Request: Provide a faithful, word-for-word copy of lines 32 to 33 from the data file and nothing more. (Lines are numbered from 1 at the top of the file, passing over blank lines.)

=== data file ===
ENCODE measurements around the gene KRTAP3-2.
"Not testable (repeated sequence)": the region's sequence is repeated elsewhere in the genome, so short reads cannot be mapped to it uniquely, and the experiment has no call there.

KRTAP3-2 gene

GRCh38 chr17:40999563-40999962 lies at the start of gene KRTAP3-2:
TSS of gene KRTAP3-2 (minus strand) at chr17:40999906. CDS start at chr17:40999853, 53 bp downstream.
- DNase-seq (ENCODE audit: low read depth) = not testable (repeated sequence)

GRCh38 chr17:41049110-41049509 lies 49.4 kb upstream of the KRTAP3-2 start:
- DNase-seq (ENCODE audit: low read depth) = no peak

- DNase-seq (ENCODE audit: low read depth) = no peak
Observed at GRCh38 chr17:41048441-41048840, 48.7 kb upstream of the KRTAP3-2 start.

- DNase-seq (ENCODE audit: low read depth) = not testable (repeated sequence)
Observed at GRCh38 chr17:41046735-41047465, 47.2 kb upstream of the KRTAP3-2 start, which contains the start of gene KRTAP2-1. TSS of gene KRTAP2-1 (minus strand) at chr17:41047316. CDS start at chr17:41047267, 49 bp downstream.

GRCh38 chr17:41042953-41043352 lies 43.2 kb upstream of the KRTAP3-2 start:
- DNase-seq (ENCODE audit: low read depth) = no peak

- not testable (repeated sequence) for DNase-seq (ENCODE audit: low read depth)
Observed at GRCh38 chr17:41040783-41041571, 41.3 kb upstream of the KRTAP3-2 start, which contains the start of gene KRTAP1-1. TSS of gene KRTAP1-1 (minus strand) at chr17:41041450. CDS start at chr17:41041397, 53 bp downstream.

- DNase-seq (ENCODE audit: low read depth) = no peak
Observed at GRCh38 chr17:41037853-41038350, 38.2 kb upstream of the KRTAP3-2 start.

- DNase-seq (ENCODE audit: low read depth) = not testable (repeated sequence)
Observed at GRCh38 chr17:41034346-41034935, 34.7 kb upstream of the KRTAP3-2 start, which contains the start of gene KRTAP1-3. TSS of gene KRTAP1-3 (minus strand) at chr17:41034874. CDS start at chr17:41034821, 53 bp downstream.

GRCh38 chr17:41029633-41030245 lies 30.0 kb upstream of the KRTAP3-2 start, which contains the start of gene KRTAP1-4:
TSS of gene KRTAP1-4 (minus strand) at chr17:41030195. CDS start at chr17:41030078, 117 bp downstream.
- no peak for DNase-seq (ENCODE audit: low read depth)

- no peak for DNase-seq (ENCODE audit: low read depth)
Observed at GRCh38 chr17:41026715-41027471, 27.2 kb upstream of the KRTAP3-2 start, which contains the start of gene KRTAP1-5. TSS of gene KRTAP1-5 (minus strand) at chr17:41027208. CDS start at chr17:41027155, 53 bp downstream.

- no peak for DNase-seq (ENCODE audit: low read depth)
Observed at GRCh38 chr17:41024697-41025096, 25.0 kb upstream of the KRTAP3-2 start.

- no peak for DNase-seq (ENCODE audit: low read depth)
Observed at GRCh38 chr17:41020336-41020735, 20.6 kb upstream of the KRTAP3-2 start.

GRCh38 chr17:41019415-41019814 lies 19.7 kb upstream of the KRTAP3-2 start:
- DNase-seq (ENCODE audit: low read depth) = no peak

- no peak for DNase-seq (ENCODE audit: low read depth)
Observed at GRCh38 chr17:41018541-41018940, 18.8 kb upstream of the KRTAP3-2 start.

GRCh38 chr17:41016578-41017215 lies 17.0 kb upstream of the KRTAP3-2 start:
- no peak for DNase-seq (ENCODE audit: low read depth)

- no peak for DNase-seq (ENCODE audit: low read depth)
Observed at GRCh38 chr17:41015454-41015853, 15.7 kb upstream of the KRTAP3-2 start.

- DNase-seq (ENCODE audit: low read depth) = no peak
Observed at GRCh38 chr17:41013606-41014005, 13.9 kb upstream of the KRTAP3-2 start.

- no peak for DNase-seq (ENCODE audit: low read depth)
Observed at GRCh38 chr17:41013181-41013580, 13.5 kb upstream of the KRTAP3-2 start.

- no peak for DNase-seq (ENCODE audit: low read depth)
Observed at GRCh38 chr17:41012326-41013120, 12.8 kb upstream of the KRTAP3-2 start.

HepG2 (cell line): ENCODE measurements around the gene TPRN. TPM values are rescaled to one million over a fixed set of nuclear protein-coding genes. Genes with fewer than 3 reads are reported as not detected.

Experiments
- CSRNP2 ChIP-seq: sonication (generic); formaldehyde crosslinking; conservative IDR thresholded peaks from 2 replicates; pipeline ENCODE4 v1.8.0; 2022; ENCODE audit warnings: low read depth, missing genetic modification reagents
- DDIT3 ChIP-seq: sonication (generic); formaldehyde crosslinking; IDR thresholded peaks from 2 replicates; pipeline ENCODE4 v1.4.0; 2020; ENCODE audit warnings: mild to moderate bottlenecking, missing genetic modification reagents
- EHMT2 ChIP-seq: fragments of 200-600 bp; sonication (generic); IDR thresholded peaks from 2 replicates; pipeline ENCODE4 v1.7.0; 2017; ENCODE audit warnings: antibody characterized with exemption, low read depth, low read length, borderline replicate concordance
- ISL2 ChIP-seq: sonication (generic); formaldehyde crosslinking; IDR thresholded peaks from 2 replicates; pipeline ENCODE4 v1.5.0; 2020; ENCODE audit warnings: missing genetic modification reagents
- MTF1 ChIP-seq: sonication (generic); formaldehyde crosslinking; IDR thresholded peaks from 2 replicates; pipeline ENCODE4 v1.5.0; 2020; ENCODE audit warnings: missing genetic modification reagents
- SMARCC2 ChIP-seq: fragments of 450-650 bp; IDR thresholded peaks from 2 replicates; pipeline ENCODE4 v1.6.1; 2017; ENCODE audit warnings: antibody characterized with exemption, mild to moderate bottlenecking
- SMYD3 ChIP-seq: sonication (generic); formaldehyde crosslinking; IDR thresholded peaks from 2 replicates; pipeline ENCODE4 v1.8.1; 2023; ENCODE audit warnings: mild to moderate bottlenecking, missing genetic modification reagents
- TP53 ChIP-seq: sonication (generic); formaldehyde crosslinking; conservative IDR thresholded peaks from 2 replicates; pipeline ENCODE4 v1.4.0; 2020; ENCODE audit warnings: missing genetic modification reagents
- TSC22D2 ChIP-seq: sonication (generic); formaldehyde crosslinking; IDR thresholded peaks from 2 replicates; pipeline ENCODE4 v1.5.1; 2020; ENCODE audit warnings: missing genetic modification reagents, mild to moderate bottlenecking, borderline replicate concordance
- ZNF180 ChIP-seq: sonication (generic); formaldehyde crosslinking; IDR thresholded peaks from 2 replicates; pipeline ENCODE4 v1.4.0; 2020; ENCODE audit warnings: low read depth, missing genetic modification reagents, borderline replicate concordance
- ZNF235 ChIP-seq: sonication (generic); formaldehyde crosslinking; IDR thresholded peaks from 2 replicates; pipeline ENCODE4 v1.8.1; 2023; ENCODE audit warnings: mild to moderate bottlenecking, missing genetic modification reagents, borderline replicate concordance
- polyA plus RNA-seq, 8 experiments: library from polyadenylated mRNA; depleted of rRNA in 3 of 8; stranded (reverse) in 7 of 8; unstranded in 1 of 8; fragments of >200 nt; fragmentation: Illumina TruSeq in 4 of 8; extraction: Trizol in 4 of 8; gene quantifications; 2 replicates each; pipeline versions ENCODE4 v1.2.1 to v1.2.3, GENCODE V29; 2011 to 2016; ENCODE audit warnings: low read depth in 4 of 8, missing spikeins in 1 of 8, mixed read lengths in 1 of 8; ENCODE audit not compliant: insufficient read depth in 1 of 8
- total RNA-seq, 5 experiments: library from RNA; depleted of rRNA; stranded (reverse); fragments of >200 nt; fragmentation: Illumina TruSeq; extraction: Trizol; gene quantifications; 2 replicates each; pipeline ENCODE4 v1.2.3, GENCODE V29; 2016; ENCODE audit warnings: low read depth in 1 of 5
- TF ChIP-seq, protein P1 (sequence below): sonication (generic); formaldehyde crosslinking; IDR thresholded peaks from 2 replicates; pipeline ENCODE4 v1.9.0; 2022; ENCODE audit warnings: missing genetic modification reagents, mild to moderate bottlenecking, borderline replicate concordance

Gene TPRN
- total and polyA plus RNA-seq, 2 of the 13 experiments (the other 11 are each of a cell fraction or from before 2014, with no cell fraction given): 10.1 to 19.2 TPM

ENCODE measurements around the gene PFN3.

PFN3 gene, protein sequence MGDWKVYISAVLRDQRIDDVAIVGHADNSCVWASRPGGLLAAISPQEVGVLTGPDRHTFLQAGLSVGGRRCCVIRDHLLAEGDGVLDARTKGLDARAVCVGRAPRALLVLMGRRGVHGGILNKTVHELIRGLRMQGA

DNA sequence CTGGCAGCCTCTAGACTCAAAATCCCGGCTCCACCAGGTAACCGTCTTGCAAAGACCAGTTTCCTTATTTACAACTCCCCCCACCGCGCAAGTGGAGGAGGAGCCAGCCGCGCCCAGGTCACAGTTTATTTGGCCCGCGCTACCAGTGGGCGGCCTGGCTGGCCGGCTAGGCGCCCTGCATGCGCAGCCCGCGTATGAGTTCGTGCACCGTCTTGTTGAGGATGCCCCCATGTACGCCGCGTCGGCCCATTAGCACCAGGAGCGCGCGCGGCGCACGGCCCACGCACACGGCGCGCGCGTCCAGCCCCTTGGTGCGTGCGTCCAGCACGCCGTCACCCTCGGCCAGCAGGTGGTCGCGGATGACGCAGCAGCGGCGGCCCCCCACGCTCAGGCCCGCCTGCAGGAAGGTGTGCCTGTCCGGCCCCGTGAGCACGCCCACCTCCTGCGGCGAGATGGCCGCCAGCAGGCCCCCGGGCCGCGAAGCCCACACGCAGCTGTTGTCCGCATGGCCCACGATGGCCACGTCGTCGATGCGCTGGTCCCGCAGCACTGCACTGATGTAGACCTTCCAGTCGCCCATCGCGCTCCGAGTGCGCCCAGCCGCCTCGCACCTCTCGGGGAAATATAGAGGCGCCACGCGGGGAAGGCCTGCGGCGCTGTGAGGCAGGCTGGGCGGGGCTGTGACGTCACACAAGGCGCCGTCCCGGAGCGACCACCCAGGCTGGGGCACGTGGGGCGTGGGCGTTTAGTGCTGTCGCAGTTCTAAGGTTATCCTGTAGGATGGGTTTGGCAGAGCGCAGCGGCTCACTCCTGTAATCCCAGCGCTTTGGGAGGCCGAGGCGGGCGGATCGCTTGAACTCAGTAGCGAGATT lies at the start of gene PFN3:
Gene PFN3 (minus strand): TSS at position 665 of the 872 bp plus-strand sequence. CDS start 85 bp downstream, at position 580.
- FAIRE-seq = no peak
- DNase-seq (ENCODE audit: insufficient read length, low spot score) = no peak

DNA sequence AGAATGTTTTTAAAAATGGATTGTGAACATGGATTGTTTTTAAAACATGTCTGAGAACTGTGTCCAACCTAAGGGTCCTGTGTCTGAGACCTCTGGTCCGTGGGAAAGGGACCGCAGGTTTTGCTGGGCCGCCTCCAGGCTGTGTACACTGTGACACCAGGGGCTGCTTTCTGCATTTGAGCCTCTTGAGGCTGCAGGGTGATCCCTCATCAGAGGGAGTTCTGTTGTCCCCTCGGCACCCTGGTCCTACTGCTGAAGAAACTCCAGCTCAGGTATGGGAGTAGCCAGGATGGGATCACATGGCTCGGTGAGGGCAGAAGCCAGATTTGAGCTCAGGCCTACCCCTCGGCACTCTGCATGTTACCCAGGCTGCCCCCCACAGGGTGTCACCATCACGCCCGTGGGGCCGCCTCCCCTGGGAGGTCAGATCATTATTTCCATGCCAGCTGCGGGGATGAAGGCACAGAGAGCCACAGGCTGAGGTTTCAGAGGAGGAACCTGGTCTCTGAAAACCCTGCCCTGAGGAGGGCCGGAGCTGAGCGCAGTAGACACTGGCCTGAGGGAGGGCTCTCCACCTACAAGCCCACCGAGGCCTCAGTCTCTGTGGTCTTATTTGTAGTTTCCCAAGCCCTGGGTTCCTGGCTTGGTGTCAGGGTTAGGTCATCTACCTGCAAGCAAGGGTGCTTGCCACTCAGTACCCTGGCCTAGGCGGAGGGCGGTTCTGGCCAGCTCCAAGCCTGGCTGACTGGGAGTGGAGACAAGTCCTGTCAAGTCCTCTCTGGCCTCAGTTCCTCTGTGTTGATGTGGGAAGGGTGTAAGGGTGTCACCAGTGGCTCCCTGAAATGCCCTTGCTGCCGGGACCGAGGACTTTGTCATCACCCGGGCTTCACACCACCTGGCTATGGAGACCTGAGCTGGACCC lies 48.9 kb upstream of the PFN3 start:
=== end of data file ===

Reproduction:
- no peak for DNase-seq (ENCODE audit: low read depth)
Observed at GRCh38 chr17:41018541-41018940, 18.8 kb upstream of the KRTAP3-2 start.